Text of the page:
Pepper Miller responded to Jim Edwards’ Pine-Sol counterpoint in professional and polite fashion. MultiCultClassics wanted to chip in an additional two cents.
First, both Miller and Edwards are respected at this blog. Yet it seems Edwards responded to what he considered an overreaction with a bigger overreaction. As an overlord of overreactions, MultiCultClassics feels overqualified to go over it.
As previously noted, Miller never called the Pine-Sol work racist. In fact, she opened by referencing consumer perceptions:
In earlier campaigns, many Black consumers perceived the Pine Sol Lady, portrayed by Diane Amos, a pretty, full-figured woman, as a “mammy-type servant.”
Miller was not spewing an angry, subjective beef. She was merely restating what observers have already noted for years via The New York Times and Adweek.
Edwards’ “revelation” regarding Miller’s alleged conflict of interest is silly. Miller has never hidden her employment background. It’s officially listed in the Blogger Bios. Most visitors to The Big Tent are completely aware of her credentials. The truth is, Miller rarely pans ads; rather, she is usually praising the work and clients she admires, or simply typing about contemporary cultural topics. It’s a safe bet that Miller isn’t forwarding sharp rants to fuel paranoia and ensure she doesn’t “go out of business.” Regular readers of Miller’s posts could possibly conclude she’d be absolutely delighted if the industry evolved to a state where her services might be deemed obsolete.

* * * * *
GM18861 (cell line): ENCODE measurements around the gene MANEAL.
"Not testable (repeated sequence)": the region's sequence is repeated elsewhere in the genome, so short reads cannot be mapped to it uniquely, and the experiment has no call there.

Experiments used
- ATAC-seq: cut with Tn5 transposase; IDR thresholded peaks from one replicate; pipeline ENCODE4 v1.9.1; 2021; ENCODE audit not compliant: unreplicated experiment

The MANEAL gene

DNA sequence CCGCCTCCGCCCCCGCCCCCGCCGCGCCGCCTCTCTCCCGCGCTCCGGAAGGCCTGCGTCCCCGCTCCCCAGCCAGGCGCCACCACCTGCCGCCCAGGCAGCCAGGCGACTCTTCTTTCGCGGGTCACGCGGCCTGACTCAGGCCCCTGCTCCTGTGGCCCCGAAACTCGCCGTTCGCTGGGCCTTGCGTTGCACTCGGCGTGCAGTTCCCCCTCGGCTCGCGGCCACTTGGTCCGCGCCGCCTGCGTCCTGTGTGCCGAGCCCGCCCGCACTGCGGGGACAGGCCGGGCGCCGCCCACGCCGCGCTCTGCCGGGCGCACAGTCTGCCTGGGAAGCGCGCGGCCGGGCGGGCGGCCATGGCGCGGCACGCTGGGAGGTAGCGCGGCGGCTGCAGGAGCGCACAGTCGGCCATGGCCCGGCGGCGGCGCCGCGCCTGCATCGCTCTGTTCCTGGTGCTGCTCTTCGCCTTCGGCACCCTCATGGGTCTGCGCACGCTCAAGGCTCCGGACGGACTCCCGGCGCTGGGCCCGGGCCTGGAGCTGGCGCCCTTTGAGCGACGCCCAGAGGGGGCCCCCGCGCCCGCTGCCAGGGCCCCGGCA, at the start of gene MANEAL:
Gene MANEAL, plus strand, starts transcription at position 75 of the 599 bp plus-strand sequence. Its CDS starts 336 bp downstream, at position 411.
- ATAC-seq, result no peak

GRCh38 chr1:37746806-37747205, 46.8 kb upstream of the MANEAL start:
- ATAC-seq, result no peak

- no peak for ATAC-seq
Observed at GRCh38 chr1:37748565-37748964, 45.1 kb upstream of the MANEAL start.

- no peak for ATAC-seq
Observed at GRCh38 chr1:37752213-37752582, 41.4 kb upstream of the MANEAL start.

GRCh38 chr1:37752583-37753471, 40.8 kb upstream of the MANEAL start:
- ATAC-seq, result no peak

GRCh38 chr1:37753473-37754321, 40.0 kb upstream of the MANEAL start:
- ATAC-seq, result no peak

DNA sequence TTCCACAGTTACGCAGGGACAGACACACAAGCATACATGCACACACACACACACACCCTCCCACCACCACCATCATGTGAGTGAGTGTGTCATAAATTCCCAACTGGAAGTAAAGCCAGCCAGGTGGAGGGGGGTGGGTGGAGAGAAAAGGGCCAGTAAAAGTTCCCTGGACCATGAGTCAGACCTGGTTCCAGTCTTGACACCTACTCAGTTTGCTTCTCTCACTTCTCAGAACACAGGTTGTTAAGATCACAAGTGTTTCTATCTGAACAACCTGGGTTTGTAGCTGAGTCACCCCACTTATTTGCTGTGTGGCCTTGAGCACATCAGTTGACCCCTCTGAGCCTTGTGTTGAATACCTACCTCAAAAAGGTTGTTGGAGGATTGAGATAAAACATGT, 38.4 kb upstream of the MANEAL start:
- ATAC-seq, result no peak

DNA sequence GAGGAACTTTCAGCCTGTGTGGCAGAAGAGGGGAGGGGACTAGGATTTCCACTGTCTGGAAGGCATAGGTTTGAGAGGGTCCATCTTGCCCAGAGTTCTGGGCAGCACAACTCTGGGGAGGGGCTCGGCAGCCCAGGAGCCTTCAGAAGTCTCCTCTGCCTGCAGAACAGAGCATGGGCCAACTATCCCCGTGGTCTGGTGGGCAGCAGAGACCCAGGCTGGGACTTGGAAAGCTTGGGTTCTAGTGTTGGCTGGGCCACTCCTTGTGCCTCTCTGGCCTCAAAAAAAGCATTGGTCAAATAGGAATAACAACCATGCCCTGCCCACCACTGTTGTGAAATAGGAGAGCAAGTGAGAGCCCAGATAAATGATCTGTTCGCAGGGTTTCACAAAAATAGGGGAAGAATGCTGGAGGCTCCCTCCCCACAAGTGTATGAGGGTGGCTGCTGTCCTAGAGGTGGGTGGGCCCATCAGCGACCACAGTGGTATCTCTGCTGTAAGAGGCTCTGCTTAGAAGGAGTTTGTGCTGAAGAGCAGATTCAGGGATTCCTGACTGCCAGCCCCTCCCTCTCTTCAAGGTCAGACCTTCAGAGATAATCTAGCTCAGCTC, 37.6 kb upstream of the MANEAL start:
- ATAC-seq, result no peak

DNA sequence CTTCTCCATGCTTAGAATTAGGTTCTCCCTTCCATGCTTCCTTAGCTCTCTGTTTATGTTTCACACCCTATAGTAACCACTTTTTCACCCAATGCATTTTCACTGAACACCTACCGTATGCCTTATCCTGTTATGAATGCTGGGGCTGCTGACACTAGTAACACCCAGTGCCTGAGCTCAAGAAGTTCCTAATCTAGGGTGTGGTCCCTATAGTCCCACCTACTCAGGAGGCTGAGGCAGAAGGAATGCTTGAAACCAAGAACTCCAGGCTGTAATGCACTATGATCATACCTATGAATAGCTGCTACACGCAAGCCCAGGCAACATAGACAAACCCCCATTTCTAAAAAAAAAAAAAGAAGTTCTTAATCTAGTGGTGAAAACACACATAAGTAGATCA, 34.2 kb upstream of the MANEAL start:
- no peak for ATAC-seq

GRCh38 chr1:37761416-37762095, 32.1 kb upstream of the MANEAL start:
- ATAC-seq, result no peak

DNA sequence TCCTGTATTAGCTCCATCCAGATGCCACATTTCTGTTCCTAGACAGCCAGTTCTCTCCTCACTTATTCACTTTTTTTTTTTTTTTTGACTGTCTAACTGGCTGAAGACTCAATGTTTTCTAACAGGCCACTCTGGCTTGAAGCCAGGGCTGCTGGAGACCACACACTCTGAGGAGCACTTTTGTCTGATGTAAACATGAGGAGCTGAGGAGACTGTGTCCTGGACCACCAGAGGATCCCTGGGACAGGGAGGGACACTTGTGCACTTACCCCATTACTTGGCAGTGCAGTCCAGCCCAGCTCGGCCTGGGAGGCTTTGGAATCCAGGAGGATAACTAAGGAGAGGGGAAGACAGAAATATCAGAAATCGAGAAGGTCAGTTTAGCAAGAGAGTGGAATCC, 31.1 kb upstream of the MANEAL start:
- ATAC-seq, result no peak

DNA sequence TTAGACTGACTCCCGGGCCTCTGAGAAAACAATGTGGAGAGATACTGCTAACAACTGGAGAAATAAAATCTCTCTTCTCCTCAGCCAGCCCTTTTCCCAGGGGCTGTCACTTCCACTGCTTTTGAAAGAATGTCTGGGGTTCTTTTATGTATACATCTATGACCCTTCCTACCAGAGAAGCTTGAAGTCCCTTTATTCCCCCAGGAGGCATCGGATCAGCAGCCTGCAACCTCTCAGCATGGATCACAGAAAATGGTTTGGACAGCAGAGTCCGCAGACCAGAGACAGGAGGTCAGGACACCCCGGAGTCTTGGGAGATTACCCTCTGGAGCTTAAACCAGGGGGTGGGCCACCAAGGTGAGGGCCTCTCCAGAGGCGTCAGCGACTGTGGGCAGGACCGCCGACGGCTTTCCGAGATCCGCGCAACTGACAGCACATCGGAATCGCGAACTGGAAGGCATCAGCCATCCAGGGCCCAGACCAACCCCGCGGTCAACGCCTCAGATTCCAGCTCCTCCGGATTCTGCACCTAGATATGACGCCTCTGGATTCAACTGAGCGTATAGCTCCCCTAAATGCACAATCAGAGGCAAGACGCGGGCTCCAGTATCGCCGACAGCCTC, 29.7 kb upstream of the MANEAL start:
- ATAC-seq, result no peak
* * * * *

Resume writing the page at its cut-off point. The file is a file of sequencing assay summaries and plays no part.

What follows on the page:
MultiCultClassics has repeatedly declared that no one can dictate whether or not people think something is racist. So when Edwards dismissed Miller (“Putting that aside, is she correct? No.”), he displayed arrogance and ignorance of the highest order. Sorry.
Particularly ridiculous was Edwards griping, “It is not the job of a detergent company to raise black America’s self-esteem.” Where did Miller hint at that? Granted, Miller might suggest a detergent company is hurting itself by potentially insulting Blacks, but she has yet to lecture any company on an obligation to lift the collective spirit of an entire racial group.
Edwards’ whining about restrictions to advertising is a contrived and tired argument. Plenty of brands have managed to portray minorities in positive ways, including Nike and Allstate (through its use of spokesman Dennis Haysbert). Being edgy and breakthrough does not require insensitivity and offensive imagery. Need proof? Check out the annual winners of nearly every reputable awards show.
Finally, Edwards’ interpretation of the Buick Enclave spot confirms his lack of credibility in this affair. While MultiCultClassics is hardly a fan of Black automotive advertising—and thinks the Buick spot is corny—Edwards appears oblivious to the commercial’s cues. For starters, how often does Madison Avenue present upscale Black men? If Omnicom had produced the spot, the dude would’ve eventually driven to his job as a mailroom attendant. BTW, Mr. Edwards, there is zero bling in the spot. The guy isn’t even wearing a diamond stud earring. And standard White guys have been known to own up to three watches too.
Anyway, this blog continues to respect Edwards and his opinions. However, his odd attack on Miller seemed a little weak and uncalled for. But maybe MultiCultClassics is overreacting.